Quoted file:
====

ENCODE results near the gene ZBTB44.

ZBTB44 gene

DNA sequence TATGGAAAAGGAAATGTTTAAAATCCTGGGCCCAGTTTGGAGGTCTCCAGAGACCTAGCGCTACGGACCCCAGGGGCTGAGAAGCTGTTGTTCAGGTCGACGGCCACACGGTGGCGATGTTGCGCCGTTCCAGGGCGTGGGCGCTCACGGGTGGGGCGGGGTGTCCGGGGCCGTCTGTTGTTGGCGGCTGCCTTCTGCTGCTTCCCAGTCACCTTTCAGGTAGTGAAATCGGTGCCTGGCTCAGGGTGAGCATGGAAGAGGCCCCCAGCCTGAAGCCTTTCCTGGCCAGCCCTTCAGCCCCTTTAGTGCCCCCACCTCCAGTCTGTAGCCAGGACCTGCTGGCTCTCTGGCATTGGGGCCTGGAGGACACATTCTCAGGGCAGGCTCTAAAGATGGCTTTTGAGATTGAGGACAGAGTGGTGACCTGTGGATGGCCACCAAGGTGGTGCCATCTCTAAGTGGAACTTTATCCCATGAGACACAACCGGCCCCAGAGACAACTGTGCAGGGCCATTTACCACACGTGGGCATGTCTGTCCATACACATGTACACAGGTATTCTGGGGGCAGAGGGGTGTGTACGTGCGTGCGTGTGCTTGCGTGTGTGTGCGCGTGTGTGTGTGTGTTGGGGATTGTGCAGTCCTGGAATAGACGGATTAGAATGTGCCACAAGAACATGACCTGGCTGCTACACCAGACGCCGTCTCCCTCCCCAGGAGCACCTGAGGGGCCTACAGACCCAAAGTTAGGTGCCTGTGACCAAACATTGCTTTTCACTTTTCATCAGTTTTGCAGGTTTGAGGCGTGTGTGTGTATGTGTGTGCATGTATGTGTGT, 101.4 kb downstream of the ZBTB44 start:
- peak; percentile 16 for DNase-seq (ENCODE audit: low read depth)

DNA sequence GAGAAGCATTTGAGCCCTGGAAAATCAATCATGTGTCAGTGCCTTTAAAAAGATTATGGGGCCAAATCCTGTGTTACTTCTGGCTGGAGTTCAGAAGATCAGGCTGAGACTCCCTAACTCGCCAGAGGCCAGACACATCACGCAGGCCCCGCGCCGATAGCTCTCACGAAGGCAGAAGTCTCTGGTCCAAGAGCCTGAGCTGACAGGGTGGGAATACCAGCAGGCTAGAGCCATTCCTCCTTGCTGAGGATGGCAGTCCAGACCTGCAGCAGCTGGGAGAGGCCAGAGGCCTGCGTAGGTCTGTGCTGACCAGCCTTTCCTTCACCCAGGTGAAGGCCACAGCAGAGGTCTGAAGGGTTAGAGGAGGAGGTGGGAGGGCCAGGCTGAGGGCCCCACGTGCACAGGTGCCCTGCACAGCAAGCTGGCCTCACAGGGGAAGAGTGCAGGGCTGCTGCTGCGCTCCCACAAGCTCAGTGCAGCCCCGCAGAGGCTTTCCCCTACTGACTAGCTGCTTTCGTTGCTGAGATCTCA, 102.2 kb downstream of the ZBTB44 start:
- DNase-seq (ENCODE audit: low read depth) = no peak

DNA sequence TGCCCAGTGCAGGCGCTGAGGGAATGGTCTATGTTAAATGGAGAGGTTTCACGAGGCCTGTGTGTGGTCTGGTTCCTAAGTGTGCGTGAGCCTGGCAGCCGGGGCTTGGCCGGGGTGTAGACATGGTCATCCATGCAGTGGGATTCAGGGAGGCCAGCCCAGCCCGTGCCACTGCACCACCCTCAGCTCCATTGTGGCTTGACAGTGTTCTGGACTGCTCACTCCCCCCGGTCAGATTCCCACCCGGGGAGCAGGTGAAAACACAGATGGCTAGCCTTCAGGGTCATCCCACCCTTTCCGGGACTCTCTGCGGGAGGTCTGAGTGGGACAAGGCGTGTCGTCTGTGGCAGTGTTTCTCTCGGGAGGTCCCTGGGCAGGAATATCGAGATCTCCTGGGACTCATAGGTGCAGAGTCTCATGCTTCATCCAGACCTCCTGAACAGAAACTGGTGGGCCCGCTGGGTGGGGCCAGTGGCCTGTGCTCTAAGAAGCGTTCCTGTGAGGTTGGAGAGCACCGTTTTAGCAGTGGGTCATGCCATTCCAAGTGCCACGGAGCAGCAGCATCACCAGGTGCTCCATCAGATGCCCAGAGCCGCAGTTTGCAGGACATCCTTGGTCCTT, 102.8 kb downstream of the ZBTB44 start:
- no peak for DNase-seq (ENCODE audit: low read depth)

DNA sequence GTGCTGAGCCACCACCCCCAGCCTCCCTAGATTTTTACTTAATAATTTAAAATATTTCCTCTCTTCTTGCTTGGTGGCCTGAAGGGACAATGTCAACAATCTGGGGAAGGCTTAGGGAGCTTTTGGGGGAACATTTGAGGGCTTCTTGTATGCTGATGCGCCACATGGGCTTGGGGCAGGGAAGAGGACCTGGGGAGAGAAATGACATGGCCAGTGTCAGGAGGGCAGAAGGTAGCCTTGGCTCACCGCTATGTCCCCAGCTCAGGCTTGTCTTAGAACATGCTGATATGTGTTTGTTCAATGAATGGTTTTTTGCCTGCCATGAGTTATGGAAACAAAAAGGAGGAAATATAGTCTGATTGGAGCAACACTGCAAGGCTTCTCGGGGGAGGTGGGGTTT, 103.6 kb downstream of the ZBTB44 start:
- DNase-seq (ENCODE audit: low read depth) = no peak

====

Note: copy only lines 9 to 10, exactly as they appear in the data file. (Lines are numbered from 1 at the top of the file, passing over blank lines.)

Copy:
DNA sequence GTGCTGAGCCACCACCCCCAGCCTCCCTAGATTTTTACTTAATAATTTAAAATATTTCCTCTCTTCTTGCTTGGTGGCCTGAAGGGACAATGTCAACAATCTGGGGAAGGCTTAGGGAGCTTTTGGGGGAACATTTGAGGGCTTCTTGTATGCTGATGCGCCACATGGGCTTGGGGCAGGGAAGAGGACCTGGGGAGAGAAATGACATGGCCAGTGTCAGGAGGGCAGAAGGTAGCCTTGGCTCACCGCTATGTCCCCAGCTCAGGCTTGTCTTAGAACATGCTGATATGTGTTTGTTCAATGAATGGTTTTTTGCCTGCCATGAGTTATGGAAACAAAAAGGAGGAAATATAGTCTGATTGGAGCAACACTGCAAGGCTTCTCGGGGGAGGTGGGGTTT, 103.6 kb downstream of the ZBTB44 start:
- DNase-seq (ENCODE audit: low read depth) = no peak